The liberal billionaire Ton Steyer, who claims to have 2 million signatures for his petition to impeach Trump, has a scatter-shot bill of particulars against Trump that goes beyond the Russia issue. He accuses Trump of exploiting the presidency "for his personal gain" and treating the government "like a family enterprise." Those accusations seem to channel Madison and Hamilton, but others go somewhat afield into policy disagreements on issues ranging from immigration and health care to climate change and North Korea. 
      The conventional wisdom, ever since John F. Kennedy celebrated President Andrew Johnson's acquittal in his book Profiles in Courage, has argued against Congress impeaching the president over policy disagreements. On health care, however, Steyer aptly calls Trump's "sabotage" of the Affordable Care Act a failure to execute the law. Articles of impeachment could cite Trump's careless attitude toward the Take Care Clause in other contexts. Steyer cites Trump's "conduct during Charlottesville." Somin points to Trump's campaign and post-election "encouragement of violence" and, more generally, his "breach of constitutional norms."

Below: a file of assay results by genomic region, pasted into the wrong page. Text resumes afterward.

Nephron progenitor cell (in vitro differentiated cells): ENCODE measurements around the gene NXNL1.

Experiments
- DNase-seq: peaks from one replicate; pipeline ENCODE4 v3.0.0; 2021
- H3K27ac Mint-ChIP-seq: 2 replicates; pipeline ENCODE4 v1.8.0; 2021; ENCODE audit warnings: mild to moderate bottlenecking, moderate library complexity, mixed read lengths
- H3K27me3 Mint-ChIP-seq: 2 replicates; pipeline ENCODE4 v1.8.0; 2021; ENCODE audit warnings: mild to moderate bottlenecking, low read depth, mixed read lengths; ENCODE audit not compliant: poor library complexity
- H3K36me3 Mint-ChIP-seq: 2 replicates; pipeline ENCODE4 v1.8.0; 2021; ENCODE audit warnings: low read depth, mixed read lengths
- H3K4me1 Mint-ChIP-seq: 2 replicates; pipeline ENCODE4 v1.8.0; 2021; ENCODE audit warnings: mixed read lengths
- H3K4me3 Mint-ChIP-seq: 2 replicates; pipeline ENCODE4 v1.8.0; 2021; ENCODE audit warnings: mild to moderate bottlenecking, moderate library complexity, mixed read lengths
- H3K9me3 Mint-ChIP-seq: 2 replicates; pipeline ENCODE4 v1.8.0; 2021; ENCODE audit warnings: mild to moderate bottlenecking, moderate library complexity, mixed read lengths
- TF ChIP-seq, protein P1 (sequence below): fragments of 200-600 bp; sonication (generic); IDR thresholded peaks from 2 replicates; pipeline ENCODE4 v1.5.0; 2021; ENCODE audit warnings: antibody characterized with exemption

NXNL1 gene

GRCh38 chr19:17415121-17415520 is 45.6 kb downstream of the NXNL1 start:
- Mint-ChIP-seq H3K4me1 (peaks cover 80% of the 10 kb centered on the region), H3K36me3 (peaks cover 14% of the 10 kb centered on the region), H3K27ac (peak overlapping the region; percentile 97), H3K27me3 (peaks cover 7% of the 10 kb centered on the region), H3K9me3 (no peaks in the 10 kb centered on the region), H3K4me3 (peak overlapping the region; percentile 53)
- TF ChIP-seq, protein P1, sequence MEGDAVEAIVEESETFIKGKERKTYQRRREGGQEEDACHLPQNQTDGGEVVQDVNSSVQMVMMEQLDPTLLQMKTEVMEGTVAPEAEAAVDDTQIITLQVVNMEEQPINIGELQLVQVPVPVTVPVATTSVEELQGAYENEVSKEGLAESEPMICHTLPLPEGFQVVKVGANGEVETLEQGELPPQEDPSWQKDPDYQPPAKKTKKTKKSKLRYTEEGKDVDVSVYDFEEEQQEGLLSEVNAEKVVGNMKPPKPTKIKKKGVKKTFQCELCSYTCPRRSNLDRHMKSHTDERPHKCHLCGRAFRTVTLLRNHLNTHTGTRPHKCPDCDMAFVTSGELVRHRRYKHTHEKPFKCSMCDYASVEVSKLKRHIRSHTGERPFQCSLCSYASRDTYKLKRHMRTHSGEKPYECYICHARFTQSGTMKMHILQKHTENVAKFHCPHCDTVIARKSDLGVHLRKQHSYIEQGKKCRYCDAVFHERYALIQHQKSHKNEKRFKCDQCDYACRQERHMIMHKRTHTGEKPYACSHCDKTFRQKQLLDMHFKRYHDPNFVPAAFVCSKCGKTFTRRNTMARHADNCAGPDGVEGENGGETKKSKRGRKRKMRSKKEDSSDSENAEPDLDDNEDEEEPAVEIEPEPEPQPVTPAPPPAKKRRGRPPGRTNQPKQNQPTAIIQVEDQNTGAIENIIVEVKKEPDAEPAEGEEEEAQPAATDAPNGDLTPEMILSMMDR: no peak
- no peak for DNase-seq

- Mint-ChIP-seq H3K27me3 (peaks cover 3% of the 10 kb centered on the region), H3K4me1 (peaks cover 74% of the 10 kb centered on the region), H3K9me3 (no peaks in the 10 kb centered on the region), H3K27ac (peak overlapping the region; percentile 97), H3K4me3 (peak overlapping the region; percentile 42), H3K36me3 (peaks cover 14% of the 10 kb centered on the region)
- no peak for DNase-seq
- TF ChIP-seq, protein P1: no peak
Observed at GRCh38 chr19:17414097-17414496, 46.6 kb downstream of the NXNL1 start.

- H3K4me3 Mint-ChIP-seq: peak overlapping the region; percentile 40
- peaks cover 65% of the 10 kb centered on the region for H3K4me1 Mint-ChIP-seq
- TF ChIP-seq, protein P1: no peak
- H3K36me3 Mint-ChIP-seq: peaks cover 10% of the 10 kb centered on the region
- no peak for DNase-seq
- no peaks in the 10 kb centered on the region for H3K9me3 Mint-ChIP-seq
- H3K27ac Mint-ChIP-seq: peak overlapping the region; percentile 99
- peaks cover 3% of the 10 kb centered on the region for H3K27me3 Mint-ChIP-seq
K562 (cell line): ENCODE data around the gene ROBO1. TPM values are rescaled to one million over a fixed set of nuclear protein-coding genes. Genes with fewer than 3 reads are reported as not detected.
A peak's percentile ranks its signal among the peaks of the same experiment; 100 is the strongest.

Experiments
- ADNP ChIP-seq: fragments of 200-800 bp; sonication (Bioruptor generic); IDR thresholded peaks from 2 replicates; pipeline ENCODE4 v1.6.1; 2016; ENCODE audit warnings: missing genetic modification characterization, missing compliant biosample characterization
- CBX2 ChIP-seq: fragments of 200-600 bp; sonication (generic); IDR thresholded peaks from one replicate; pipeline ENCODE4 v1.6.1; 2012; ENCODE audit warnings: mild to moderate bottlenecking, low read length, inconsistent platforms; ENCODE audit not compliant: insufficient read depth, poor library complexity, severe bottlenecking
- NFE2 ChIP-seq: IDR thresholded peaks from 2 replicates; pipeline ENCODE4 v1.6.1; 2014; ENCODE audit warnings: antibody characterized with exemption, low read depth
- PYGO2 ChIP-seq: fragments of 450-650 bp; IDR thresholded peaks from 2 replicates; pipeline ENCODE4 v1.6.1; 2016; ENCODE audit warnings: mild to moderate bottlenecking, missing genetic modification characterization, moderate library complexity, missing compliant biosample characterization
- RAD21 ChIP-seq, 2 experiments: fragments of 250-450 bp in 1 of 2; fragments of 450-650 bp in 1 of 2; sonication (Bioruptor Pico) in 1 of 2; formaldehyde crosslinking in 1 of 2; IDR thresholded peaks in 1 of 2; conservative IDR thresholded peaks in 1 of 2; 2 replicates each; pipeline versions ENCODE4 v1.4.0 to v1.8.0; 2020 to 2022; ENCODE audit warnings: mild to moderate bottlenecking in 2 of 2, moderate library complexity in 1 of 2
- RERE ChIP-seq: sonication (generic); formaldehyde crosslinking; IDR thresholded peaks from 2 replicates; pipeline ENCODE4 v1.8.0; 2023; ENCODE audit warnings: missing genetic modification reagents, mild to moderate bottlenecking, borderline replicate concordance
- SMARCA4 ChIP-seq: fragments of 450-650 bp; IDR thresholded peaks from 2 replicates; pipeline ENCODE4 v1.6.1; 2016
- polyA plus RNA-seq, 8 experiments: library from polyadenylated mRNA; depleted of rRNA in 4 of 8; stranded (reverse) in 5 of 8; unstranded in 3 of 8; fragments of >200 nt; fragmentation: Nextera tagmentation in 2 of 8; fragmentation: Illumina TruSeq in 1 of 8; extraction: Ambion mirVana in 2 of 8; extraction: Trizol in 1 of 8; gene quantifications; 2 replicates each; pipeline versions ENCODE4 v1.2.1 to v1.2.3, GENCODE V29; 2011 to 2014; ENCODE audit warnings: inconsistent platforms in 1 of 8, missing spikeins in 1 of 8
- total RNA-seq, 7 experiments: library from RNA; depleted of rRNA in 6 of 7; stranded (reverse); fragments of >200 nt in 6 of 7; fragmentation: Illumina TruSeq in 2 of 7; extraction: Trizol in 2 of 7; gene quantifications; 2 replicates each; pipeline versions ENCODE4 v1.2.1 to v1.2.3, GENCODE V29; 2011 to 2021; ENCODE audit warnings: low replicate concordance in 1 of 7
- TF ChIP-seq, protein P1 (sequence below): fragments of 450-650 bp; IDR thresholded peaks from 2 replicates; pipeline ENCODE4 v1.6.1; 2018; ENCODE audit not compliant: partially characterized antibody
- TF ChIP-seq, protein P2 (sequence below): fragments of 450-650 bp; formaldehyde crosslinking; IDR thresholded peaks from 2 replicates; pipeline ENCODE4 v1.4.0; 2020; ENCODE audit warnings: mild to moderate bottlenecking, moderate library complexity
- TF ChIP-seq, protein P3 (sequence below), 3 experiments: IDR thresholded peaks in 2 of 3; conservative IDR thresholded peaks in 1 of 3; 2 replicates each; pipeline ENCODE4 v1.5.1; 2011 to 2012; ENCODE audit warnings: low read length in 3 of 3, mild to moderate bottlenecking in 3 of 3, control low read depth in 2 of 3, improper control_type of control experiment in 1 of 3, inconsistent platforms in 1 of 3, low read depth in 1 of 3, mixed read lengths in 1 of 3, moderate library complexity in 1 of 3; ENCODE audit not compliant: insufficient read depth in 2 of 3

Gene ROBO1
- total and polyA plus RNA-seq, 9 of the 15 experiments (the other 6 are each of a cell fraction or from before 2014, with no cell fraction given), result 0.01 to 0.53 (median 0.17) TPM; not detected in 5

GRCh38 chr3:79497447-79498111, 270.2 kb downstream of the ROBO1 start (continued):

The case for Trump's impeachment, in short, is substantial even if a political impossibility as long as Republicans cling to their historically unpopular president. The case for impeaching Trump for "high crimes and misdemeanors" is long and strong, but is akin to nailing Jello to a wall. There is a lot there, but it's very hard to make it stick.
      More on the topic next week.